The Politics of Experience – R. D. Laing, 1967


Title: In search of the others in the fog

Photo credit: Broo_am (Andy B) via / CC BY-ND

R.D. Laing – Penguin Books, 1967

p. 45.  “Psychotherapy must remain an obstinate attempt of two people to recover the wholeness of being human through the relationship between them.

Any technique concerned with the other without the self, with behaviour to the exclusion of experience, with the relationship to the neglect of the persons in the relation, with the individuals to the exclusion of their relationship, and most of all, with an object-to-be-changed rather than a person-to-be-accepted, simply perpetuates the disease it purports to cure.

And any theory not founded on the nature of being human is a lie and a betrayal of man.  An inhuman theory will inevitably lead to inhuman consequences – if the therapist is consistent.  Fortunately, many therapists have the gift of inconsistency.  This, however, endearing, cannot be regarded as ideal.

We are not concerned with the interaction of two objects, nor with their transactions within a dyadic system; we are not concerned with the communication patterns within a system comprising two computer-like sub-systems that receive and process input, and emit out-going signals.  Our concern is with two origins of experience in relation.

Behaviour can conceal or disclose experience.  I devoted a book, The Divided Self, to describing some versions of the split between experience and behaviour.  And both experience and behaviour are themselves fragmented in a myriad of different ways.  This is so even when enormous efforts are made to apply a veneer of consistency over the cracks.

I suggest the reason for this confusion lies in the meaning of Heidegger’s phrase, The Dreadful has already happened.  

Psychotherapists are specialists, in human relations.  But the Dreadful has already happened.  It has happened to us all.  The therapists, too, are in a world in which the inner is already split from the outer.  The inner does not become the outer, and the outer become inner, just by the re-discovery of the ‘inner’ world.  That is only the beginning.  As a whole generation of [people], we are so estranged from the inner world that there are many arguing that it does not exist; and that even if it does exist, it does not matter.  Even if it has some significance, it is not the hard stuff of science, and if it is not, then let’s make it hard.  Let it be measured and counted.  Quantify the heart’s agony and ecstasy in a world in which, when the inner world is first discovered, we are liable to find ourselves bereft and derelict.  For without the inner the outer loses its meaning and without the outer the inner loses its substance.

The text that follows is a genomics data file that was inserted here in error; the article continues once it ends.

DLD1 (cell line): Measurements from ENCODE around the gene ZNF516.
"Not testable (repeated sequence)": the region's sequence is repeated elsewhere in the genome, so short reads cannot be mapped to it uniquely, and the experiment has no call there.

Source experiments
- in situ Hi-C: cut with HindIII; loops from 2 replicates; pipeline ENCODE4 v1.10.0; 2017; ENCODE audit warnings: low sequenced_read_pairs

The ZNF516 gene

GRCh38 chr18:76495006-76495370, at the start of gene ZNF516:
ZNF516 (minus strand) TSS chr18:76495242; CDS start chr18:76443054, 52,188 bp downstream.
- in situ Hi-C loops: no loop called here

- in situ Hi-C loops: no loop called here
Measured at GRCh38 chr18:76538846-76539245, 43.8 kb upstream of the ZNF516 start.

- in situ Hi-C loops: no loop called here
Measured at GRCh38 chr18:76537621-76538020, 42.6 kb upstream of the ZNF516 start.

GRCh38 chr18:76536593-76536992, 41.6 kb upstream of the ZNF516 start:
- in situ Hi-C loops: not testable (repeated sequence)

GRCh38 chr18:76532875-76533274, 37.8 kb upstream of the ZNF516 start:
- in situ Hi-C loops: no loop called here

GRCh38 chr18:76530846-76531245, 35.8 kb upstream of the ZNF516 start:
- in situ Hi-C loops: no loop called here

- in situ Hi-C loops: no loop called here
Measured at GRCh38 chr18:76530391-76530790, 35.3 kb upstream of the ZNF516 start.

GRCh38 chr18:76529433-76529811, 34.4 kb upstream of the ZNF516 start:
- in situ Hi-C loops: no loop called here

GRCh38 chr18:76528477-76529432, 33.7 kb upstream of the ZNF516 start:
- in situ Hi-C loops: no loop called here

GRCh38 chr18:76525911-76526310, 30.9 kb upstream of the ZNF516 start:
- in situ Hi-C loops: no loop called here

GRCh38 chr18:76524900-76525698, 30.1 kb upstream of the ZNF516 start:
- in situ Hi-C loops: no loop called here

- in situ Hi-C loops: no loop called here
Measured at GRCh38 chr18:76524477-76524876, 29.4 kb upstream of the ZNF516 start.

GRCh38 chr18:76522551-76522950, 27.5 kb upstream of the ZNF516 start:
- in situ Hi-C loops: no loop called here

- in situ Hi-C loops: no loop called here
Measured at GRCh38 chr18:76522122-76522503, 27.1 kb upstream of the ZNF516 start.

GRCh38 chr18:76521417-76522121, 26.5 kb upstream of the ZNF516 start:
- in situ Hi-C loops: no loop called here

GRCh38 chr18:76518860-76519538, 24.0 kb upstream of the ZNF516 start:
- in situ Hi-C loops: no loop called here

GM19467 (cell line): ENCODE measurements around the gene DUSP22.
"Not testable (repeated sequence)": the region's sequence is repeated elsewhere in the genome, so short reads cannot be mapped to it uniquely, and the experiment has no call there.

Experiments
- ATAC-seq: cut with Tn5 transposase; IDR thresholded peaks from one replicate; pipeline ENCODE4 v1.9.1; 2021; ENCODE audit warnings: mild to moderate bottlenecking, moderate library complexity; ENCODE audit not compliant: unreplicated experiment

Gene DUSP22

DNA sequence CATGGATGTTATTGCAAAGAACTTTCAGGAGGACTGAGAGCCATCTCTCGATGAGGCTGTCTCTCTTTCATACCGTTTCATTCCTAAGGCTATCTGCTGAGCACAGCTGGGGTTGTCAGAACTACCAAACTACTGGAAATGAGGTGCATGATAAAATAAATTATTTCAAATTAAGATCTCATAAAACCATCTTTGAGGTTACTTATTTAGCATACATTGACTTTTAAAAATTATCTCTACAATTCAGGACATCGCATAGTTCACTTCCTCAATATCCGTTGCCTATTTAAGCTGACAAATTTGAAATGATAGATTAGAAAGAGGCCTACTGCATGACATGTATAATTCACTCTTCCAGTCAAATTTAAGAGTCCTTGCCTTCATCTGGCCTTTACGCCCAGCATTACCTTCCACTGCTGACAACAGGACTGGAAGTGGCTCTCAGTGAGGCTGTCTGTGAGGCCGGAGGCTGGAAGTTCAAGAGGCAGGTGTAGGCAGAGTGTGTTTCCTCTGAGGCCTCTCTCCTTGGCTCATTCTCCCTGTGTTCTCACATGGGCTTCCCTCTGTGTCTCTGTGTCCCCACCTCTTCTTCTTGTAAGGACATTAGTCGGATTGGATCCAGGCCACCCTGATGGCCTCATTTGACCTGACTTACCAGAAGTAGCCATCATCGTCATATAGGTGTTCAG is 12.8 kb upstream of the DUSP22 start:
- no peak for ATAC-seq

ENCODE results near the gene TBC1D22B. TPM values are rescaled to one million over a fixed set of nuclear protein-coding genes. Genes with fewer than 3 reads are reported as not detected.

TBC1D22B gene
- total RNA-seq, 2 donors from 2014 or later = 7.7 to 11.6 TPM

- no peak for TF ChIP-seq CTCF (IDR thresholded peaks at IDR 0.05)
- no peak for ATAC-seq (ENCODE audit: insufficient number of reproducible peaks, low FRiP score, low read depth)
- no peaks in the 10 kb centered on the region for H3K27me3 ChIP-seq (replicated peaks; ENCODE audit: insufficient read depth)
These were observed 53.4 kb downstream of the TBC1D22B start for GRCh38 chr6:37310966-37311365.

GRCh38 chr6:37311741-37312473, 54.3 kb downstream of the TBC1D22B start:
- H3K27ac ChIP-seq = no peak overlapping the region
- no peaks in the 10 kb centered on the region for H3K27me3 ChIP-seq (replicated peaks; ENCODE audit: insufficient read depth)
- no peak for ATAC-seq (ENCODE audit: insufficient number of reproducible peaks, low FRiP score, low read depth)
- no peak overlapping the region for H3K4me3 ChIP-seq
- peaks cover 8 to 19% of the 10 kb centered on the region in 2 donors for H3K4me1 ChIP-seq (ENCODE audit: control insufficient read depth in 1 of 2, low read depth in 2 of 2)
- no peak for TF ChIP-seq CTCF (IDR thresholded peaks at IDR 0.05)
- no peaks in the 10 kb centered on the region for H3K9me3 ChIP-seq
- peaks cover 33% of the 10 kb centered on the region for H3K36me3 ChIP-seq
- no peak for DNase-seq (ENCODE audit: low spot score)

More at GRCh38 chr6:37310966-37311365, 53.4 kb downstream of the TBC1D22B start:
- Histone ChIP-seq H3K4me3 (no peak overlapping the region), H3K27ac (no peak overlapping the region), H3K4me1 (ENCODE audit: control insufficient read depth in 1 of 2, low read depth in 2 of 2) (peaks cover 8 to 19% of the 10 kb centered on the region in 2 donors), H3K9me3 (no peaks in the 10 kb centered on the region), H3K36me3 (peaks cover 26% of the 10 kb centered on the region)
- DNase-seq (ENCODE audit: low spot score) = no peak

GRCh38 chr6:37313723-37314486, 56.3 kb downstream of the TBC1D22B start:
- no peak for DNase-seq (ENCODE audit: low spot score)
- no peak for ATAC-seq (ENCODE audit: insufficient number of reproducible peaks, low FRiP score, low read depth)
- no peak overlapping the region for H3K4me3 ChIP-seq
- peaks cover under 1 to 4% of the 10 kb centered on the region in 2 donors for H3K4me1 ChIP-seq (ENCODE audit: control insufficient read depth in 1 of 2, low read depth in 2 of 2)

… When The Dreadful has already happened, we can hardly expect other than that The Thing will echo externally the destruction already wrought internally.

We are all implicated in this state of affairs of alienation.  This context is decisive for the whole practice of psychotherapy.

The psychotherapeutic relationship is therefore a re-search.  A search, constantly re-asserted and re-constituted for what we have all lost, and which some can perhaps endure a little more easily than others, as some people can stand a lack of oxygen better than others, and this re-search is validated by the shared experience of experience regained in and through the therapeutic relationship in the here and now.  

True, in the enterprise of psychotherapy there are regularities, even institutional structures, pervading the sequence, rhythm and tempo of the therapeutic situation viewed as process, and these can and should be studied with scientific objectivity.  But the really decisive moments in psychotherapy, as every patient or therapist who has experienced them knows, are unpredictable, unique, unforgettable, always unrepeatable, and often indescribable.  Does this mean that psychotherapy must be a pseudo-esoteric cult?  No.

We must continue to struggle through our confusion, to insist on being human.”


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